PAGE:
On October 4th, in Covid-19 time, typical showers were falling in London but under atypical conditions, a handful of elite runners set off on the rescheduled 2020 London marathon. Between the constraints of social distancing and the new “rule of six,” the normal hordes of cheering crowds and amateur runners were absent on the cordoned off streets. Regardless, some 45,000 diehards across the UK were running in personal, virtual marathons.
One of them was 87-year-old Ken Jones. He hit the road and completed his 40th London marathon, uniquely coinciding with the 40 years since the first London marathon was staged in 1981. Ken represents someone Malcolm Gladwell would tell you was an outlier, “one of those exceptional people who operate at the extreme outer edges of what is statistically plausible.”
And as people live longer, we are going to see many more outliers: physical and cognitive.
A noteworthy, inspiring study just came out of the University of Jyväskylä in Finland. Over the past 28 years, researchers have been comparing people who turned 75 and 80 years old in 1989 and 1990 with their 2017 and 2018 counterparts. They’ve teased out that that increased life expectancy, in the recent cohort, has been accompanied by an increased number of years with greater, functional abilities. Both mental and physical muscles have been carried into their longer lives! This was particularly pronounced in the later cohort women and interestingly enough, attributed to an increased number of females out of the home and into the workforce. Grrrl power!
Because this research took place in Finland and the later cohort had obviously lived in a greatly improved world with respect to nutrition, health care, education and work, making sweeping generalizations is unrealistic. However, this notable study, comparing performance-based maximum measures in different historical times, suggests that the broader societal impacts of these results are still considerable. Aging 2.0’s recent newsletter has reiterated “that physical inactivity is one of the strongest predictors of physical disability in older adults.”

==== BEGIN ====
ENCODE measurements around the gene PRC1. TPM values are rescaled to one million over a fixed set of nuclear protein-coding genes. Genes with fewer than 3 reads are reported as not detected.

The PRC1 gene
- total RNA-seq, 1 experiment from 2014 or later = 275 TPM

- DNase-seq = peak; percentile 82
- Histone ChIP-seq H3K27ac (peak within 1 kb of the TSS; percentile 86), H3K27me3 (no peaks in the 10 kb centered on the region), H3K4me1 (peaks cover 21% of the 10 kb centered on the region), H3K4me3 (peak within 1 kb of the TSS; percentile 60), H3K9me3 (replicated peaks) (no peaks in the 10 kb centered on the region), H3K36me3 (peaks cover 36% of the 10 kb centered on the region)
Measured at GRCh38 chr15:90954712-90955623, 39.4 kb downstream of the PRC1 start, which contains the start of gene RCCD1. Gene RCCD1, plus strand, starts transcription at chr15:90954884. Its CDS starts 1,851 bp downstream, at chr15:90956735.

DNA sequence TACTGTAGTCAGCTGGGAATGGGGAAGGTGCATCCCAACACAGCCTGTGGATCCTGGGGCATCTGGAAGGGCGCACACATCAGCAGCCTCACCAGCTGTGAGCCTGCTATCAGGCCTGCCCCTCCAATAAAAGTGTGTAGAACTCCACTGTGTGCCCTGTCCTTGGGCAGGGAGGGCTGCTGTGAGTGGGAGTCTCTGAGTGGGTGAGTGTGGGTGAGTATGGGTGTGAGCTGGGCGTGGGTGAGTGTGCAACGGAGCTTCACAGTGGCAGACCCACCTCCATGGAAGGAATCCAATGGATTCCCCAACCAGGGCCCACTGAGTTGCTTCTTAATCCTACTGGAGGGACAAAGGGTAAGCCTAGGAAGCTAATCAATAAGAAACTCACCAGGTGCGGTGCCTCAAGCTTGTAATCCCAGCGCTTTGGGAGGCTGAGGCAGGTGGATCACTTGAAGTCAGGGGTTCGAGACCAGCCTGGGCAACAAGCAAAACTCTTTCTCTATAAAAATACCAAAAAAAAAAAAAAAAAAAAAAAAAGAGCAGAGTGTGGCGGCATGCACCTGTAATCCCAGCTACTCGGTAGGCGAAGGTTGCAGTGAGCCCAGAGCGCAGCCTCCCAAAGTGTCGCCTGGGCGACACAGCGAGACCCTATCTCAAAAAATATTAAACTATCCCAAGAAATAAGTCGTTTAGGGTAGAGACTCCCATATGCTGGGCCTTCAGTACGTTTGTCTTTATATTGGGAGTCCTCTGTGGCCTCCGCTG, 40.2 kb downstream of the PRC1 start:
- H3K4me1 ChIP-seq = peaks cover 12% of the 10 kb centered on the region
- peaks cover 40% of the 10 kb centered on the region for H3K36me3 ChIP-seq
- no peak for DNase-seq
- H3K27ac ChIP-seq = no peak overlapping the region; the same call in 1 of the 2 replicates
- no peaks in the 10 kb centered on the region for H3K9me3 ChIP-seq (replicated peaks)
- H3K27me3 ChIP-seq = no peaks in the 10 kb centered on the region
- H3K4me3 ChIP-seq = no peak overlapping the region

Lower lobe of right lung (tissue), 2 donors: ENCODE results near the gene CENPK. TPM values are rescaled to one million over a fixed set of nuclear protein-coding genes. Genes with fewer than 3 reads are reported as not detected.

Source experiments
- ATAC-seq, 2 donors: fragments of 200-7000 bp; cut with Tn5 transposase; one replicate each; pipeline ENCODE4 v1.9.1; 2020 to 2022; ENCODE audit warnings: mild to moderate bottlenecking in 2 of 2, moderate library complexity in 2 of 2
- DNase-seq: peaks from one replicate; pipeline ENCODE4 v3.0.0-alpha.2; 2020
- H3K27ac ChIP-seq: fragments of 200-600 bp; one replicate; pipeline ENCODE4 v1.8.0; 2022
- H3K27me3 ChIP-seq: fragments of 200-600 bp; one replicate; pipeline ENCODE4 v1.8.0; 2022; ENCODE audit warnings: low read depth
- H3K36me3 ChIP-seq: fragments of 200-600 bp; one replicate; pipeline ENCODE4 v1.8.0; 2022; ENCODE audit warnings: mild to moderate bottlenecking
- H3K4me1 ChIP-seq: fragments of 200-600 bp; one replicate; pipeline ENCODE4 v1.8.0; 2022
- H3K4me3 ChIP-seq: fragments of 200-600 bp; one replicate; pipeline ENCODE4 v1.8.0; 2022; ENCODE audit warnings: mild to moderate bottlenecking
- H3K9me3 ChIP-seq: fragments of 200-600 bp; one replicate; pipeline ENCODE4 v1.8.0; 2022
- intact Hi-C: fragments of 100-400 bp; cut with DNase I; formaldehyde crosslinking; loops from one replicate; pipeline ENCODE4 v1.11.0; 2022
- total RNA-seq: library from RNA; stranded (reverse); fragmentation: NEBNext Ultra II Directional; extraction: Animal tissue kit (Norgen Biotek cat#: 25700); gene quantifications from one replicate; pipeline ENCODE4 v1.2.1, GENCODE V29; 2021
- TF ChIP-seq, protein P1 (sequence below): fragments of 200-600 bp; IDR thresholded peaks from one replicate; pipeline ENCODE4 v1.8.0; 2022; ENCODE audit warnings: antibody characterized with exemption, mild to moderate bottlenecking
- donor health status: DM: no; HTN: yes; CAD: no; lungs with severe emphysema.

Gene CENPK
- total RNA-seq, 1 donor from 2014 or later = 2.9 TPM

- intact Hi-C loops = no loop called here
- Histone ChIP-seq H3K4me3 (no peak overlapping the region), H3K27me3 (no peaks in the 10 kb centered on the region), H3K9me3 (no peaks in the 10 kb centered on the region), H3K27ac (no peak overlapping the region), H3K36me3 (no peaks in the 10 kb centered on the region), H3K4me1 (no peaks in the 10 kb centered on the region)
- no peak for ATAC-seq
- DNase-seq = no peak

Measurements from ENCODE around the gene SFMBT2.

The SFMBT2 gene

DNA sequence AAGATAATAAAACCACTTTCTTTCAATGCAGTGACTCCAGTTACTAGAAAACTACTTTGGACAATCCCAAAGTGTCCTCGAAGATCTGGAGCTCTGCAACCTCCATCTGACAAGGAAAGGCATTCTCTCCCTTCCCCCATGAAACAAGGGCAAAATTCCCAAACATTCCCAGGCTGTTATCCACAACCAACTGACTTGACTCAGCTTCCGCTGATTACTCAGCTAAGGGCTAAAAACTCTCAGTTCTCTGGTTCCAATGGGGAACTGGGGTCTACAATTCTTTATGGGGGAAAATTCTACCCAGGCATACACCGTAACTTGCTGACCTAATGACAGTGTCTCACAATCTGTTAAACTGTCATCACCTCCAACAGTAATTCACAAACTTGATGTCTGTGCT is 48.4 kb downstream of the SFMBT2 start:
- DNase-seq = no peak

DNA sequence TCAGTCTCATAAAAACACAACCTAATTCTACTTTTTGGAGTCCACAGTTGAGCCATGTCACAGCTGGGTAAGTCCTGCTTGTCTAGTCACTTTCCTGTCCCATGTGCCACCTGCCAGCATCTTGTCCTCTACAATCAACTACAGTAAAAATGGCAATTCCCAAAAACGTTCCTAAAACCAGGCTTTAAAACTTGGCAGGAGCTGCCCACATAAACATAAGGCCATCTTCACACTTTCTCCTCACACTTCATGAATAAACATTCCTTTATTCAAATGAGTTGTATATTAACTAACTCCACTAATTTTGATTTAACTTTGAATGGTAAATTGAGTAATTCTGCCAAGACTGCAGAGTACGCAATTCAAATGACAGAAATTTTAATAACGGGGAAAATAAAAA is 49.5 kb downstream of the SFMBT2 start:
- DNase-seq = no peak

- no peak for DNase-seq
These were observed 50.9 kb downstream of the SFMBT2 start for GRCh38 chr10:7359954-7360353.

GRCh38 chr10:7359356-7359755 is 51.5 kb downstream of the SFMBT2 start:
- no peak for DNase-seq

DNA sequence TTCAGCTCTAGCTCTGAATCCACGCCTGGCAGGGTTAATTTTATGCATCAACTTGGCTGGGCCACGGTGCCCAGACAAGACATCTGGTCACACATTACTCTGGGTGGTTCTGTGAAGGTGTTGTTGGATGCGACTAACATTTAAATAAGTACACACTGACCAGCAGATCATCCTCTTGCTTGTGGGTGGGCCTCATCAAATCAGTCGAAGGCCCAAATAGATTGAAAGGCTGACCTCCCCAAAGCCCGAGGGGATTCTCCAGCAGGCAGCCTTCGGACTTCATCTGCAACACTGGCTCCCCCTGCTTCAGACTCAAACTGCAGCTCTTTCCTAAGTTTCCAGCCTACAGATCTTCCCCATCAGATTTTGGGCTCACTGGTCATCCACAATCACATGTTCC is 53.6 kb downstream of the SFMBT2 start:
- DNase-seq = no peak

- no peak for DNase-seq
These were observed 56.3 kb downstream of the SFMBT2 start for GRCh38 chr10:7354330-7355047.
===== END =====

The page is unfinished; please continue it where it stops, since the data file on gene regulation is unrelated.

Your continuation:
And in Norway, in another capacity-stretching exercise, Motitech, has completed their third online championship with this novel program. Using static exercise bikes, along with video and sound, Road World for Seniors gets older folks, as well as people with dementia, to compete in a global sporting event – including residents in long-term care facilities. This year there were 129 teams and over 3K cyclists from 7 countries. What an excellent reminder that we’d better start focusing on abilities rather than disabilities and on opportunities for joy-filled connections throughout our lives.
Initiatives like Motitech’s create highly interactive, high-quality social relationships combined with physical activity – both of which are strong predictors of well-being. The Stanford Center on Longevity Sightlines Project reports that even older adults with the same Alzheimer’s pathology, show lower cognitive declines when they have larger social networks.
The cognitive decline issue remains quite misunderstood and it is not equally distributed. Everyone’s brain begins to shrink after about age 25, meaning that we are all mildly cognitive impaired as we proceed through adulthood. That said, in the Finnish study, the longer time one is in education was the most important underlying factor behind improved cognitive performance.
This evidence supports the Modern Elder Academy’s call to swap the notion of lifelong learning with “Long Life Learning,” across the whole life course – not just the first part. Gerontology pioneer Dr. Gene D. Cohen encouraged “intellectual sweating.” He moved the paradigm from focusing on ageing problems to consideration of future potential and capacity for intellectual growth with age.
The path is clear, the evidence mounting. Making a conscious effort to build physical and mental muscle are gifts you give to yourself. There’s never been a better way to stay alive.
Originally posted in Modern Elder Academy: WISDOM WELL, 10/10/20